The long wait is finally over

August 05, 2022 - 08:09
But one change you won’t find in any rulebook was announced this week, and that refers to the ‘taking of the knee’ by players moments before kick-off.
England players Kalvin Phillips, left, and Jack Grealish ‘take the knee’ ahead of a pre-Euro 2020 friendly against Romania. AFP Photo

Paul Kennedy

After what feels like an eternity, the Premier League finally gets going again later today, and we can expect some big changes this time around.

Probably the biggest noticeable difference will be the number of substitutes allowed during each game.

Liverpool’s Jurgen Klopp has been a big advocate of allowing five changes per match, and he seems to have gotten his way.

But it’s not quite as simple as first thought.

Teams will only be allowed to make substitutions three times during play, as well as at the beginning of the second half.

The thinking behind this makes perfect sense.

It means that the breaks in actual play won’t change compared to last season and, in theory, this should eliminate managers wasting time late on by making five individual substitutions to run down the clock.

There have also been some tweaks and clarifications made to exiting rules, like the ‘deliberate play’ for offside ruling, which if I’m honest, I’m none the wiser after reading it, and goalkeepers when facing a penalty must have one foot on, or behind the goal line.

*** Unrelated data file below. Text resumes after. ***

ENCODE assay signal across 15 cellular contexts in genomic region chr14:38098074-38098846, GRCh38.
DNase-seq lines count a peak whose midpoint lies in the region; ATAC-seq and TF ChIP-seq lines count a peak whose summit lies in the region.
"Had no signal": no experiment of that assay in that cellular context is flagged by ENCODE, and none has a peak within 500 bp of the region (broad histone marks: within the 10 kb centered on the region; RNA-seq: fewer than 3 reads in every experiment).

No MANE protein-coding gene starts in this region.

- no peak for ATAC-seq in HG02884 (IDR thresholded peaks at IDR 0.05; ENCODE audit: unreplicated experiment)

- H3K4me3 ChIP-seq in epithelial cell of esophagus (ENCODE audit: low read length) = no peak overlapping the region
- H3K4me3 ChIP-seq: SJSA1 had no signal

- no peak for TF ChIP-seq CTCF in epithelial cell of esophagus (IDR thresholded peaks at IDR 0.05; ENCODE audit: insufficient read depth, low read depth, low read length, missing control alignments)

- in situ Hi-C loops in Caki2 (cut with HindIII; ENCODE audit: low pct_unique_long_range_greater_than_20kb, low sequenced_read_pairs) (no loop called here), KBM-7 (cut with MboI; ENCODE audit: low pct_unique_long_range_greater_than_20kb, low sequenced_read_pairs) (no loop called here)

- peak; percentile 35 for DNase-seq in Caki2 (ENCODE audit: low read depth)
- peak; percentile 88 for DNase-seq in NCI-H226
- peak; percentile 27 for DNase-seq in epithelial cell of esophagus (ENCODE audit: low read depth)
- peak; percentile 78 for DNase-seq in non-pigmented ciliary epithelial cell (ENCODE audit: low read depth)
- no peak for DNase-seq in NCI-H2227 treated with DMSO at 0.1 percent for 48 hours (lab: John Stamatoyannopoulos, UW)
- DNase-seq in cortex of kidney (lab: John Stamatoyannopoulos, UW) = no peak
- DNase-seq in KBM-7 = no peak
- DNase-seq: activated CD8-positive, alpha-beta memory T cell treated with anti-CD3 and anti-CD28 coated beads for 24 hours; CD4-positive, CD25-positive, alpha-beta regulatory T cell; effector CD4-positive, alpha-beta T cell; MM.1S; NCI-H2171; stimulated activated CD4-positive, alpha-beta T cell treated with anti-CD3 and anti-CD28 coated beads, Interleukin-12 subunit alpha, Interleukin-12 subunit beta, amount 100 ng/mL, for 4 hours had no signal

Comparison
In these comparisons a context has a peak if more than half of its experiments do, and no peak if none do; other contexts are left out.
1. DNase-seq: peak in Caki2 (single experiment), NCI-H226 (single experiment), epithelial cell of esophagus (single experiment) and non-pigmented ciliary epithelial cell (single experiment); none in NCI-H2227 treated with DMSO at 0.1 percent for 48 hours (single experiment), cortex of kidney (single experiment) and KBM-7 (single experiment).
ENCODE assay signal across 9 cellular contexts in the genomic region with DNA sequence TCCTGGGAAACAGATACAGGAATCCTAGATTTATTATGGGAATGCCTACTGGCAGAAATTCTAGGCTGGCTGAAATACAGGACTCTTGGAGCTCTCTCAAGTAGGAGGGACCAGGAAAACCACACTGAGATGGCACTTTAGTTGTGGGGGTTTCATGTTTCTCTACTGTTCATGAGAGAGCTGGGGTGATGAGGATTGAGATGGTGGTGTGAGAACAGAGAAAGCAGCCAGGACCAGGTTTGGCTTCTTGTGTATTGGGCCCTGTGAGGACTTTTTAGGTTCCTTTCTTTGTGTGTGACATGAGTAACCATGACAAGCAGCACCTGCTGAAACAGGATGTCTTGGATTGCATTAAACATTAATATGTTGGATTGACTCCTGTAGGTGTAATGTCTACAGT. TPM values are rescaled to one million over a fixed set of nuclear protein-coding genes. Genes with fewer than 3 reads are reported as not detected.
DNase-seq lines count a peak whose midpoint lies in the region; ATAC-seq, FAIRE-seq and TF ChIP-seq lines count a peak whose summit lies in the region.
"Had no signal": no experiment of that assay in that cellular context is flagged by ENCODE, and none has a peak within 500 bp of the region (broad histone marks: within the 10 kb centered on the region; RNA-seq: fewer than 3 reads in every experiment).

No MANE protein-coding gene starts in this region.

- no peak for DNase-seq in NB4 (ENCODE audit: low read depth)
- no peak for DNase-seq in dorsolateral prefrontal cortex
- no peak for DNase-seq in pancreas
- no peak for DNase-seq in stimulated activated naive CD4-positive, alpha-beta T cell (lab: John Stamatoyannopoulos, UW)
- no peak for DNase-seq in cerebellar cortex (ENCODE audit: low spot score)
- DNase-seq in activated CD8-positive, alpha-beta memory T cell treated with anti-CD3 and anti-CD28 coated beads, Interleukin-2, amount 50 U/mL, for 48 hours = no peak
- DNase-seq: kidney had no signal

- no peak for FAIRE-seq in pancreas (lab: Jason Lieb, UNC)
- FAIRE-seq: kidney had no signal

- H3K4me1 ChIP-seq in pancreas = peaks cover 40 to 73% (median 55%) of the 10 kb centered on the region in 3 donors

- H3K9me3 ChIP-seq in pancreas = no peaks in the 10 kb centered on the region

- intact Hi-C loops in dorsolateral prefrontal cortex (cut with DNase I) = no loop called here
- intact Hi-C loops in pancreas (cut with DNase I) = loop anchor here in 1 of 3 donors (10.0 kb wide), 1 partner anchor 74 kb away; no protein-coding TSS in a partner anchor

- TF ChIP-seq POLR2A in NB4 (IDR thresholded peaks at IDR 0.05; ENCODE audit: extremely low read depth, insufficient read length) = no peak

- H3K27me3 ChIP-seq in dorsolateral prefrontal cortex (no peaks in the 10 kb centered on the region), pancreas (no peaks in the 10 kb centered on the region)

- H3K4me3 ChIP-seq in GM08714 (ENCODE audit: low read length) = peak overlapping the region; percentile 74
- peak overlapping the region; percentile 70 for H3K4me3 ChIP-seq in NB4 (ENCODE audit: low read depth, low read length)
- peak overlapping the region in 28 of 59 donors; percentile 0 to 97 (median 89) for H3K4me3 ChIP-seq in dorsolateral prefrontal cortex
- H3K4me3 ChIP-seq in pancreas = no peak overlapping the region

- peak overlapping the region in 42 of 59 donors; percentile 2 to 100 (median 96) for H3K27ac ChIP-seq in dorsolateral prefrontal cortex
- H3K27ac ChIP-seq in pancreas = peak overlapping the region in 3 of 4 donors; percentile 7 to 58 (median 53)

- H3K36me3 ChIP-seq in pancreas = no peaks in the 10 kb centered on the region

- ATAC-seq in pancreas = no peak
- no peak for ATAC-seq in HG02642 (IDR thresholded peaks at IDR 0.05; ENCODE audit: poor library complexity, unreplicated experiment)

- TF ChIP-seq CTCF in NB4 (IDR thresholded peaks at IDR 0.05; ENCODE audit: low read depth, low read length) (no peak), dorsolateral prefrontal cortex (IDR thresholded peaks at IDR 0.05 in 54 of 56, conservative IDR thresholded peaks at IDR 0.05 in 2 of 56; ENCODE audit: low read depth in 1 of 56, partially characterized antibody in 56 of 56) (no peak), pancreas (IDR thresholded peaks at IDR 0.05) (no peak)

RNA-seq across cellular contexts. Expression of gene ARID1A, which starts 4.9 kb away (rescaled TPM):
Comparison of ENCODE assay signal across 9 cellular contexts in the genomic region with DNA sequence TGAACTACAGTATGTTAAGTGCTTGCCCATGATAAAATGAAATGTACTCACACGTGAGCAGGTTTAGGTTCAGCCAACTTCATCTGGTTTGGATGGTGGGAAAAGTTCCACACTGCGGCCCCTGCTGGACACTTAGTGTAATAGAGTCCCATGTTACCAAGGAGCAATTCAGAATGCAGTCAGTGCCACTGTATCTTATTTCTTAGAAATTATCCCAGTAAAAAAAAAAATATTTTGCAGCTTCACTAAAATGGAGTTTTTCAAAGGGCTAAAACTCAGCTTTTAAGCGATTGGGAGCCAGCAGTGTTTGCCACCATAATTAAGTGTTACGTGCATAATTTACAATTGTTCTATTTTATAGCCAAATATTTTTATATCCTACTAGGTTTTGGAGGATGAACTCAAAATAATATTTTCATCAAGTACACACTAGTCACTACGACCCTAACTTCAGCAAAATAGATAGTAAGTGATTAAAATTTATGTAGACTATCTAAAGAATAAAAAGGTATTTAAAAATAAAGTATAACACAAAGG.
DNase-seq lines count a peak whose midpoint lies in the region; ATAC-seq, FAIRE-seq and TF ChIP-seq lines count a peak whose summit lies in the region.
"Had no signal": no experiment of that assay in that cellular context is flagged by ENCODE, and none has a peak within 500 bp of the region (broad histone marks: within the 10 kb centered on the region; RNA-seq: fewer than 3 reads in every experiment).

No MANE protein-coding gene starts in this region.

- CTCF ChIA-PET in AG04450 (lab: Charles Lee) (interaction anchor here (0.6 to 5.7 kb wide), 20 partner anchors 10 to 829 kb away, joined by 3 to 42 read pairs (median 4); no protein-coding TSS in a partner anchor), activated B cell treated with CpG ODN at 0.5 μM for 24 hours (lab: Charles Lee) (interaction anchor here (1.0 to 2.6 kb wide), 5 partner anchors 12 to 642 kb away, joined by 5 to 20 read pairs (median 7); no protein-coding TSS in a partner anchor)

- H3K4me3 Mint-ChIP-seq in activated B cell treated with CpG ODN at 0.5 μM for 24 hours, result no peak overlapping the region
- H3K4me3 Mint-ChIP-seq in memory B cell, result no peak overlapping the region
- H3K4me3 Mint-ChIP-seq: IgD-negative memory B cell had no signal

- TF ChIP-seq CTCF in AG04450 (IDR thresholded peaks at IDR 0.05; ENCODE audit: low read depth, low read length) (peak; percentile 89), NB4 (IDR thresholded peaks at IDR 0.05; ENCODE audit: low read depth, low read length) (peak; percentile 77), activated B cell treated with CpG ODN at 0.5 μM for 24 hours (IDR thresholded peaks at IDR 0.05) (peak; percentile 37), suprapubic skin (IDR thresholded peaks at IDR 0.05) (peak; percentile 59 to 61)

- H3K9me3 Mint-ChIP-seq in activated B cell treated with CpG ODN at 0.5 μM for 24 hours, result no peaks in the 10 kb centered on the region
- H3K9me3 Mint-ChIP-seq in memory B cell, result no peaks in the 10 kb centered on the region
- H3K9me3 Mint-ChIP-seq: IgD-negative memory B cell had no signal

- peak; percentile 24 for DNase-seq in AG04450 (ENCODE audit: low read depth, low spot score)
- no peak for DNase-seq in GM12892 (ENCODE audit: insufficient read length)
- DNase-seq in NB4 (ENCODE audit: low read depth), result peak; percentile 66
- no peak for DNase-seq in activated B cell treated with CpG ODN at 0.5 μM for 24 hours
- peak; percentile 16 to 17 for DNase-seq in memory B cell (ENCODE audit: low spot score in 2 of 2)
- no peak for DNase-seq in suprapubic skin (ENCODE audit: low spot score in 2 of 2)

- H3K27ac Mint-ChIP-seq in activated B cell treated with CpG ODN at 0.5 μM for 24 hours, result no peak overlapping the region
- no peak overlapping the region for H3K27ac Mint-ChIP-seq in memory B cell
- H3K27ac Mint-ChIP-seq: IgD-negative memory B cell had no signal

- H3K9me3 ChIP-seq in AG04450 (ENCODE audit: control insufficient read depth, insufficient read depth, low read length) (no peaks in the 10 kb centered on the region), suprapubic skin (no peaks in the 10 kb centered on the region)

But one change you won’t find in any rulebook was announced this week, and that refers to the ‘taking of the knee’ by players moments before kick-off.

The captains of the league's 20 clubs have agreed to use specific moments during the campaign to take the knee "to amplify the message that racism has no place in football or society".

In a collective statement, the top-flight captains said: “We have decided to select significant moments to take the knee during the season to highlight our unity against all forms of racism and in so doing we continue to show solidarity for a common cause.

'We remain resolutely committed to eradicate racial prejudice, and to bring about an inclusive society with respect and equal opportunities for all.”

I don’t for one minute want to turn this column into a discussion on the Black Lives Matter movement, but I do think the time is right to stop it at every football match.

Players will take the knee during this weekend's opening games of the season, at dedicated No Room for Racism matches in October and March, Boxing Day fixtures after the World Cup has finished, the last day of the season and the FA and EFL cup finals.

The act of taking the knee before every game was first introduced in 2020 during Project Restart as a show of solidarity following the brutal murder of George Floyd by a police officer in Minneapolis.

The gesture has continued despite criticism that the act had political connotations.

I understand this stopping, or rather vastly reducing, the act has been a difficult decision to make and I applaud the captains of each club for what, in my mind, is a good solution.

The only slight problem I do have, is racism still exists within football. While the gestures are very much appreciated by the majority of football fans, I do fear that at some point between now and the end of the season I will unfortunately be writing about some mindless act at a football match.

But for now, let the games begin. VNS